IT Infrastructure Monitoring

IT infrastructure monitoring is the unsung hero of the modern workplace. It’s a hero because it sustains our technology systems in ways that allow them to function continuously, reliably, and seamlessly. It’s unsung because most employees don’t notice it, so long as the technologies they rely on continue to work without interruption.

However, IT infrastructure monitoring is at the core of practice for IT experts and managed services providers (MSPs). So what is it? What does it accomplish? And, as all of our technologies continue to transform in new ways, what do we need to know about its emerging possibilities?

Understanding IT Infrastructure Monitoring

In order to understand the term IT infrastructure monitoring, let’s break it down into its constituent parts. “IT infrastructure” refers to the various components comprising any IT service. Think about your own office environment—computers, printers, modems, networks, storage, and more. These are the physical and virtual elements of the IT ecosystem that many simply take for granted. Given their importance to everything we do in the modern workplace, any of these elements going offline can cause serious disruptions to business.

IT infrastructure monitoring refers to the process of continuously collecting data related to the health of your IT system—a process that can reveal problems both large and small. For MSPs, the routine tracking of this data allows them to correct minor problems before they grow into major ones. Of course, major problems can sometimes erupt without warning, in which case IT experts must monitor reactively to address them. In both cases, IT infrastructure monitoring is essential for ensuring the IT ecosystem continues to function with as little disruption as possible.

Monitoring vs. Management

This begs the question of what differences exist, if any, between infrastructure monitoring and infrastructure management. The two phrases are often used interchangeably and assumed to be one and the same. However, they actually describe different processes that relate to each other in important ways.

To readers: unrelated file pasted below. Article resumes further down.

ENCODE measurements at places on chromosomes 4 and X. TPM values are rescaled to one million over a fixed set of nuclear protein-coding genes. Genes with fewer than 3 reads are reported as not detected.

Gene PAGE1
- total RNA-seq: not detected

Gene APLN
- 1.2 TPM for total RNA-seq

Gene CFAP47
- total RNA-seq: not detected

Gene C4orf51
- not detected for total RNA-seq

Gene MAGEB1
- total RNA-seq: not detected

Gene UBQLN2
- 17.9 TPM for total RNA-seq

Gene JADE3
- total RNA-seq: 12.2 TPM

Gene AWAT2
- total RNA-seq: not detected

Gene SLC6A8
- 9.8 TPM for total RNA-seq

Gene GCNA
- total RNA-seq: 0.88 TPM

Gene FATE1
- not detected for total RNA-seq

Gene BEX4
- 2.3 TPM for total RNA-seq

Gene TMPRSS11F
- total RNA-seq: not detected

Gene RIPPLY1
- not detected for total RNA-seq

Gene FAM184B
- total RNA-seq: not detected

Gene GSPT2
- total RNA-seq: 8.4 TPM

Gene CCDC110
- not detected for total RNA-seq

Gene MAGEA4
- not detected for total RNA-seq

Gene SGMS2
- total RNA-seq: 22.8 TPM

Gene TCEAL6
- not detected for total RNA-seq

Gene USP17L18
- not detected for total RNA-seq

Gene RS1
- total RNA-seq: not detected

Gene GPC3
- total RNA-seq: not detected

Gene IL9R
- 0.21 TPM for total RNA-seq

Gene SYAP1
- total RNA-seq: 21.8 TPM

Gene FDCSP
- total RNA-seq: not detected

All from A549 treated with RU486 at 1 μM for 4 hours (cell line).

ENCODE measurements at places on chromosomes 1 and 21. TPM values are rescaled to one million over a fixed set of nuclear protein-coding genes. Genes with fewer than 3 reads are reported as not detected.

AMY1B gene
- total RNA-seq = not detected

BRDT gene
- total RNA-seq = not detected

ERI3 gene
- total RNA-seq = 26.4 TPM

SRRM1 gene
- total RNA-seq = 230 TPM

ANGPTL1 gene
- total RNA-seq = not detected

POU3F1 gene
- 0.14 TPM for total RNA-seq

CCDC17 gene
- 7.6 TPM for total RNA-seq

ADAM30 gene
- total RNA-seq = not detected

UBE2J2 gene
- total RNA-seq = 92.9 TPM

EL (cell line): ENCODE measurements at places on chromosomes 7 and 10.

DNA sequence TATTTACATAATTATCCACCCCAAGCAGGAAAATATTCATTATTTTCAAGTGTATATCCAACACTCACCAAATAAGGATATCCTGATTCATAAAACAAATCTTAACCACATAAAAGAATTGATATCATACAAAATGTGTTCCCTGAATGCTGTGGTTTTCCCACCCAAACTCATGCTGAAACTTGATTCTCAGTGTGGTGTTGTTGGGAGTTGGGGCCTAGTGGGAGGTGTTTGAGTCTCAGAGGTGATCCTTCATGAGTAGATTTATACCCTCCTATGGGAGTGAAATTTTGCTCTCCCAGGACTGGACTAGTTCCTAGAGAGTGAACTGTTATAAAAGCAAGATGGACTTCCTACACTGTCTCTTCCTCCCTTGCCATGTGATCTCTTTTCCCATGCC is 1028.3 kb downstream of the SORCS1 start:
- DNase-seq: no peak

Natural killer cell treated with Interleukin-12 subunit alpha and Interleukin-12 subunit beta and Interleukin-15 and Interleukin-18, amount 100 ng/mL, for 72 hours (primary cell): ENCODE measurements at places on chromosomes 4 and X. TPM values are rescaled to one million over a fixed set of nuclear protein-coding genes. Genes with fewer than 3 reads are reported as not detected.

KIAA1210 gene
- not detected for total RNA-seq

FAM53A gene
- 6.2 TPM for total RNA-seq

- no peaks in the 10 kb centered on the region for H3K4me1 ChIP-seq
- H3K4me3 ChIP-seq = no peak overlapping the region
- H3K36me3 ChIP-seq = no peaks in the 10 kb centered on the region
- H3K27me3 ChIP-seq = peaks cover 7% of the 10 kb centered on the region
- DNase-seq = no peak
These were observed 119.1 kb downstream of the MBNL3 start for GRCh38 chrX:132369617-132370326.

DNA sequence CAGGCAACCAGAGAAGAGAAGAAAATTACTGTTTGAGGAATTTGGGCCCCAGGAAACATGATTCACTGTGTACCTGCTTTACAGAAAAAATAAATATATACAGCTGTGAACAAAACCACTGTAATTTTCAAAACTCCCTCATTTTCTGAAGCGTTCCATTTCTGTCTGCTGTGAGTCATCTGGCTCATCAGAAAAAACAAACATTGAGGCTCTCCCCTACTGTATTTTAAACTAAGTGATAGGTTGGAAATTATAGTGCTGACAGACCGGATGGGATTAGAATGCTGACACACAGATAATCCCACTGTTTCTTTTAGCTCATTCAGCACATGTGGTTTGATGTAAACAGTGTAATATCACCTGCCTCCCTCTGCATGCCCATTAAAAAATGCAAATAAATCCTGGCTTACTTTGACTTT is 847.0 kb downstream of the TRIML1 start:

As indicated already, infrastructure monitoring is the collection of data concerning the computing system of a particular enterprise. Monitoring makes that data available to help identify problems. By contrast, infrastructure management involves analyzing data generated by infrastructure monitoring in order to locate, assess, and find resolutions to problems as they arise. Whereas infrastructure monitoring is conducted by a software tool, infrastructure management is conducted either by an IT expert or with machine algorithms. Clearly, both of these processes are critical to the productivity and profitability of your business. Both monitoring and management contribute to the process by which IT experts identify and resolve problems before they affect end users.

IT Infrastructure Monitoring Tools

Although it is possible to monitor a small network manually, this becomes cumbersome when it comes to larger networks. Most IT teams will therefore need to rely on infrastructure monitoring tools. Many such tools exist, so it is important to know what to look for. Several key features include:

  • Availability, performance, and health status monitoring
  • Flexibility for private, public, and hybrid cloud environments
  • Advanced alerting when problems arise
  • Customizable reports on your system
  • Customer support options

Most importantly, you will want to choose a tool that meets the particular needs of your business. This means finding a provider that can customize their tools to fit your company.

The Future of IT Infrastructure Monitoring

As you begin to think about IT infrastructure monitoring, it is also worth noting how the nature of IT infrastructure monitoring is changing. As more businesses choose to transfer operations from underlying infrastructures to the cloud and elsewhere, the kind of disastrous meltdowns and data losses we feared in the past have become far less common. This new reality frees up IT infrastructure monitoring to focus less on infrastructure-related metrics and more on business-relevant metrics that can be vital to everyone in the company or organization. According to Gartner’s estimates, approximately 60% of IT monitoring investments will include a focus on these latter metrics by 2021.

Due to these developments, IT infrastructure monitoring is finally having its day in the sun. In addition to IT experts, leaders across industries are recognizing the important insights this process can provide. These insights are no longer limited exclusively to the functioning of IT ecosystems and increasingly encompass core business practices and operations.

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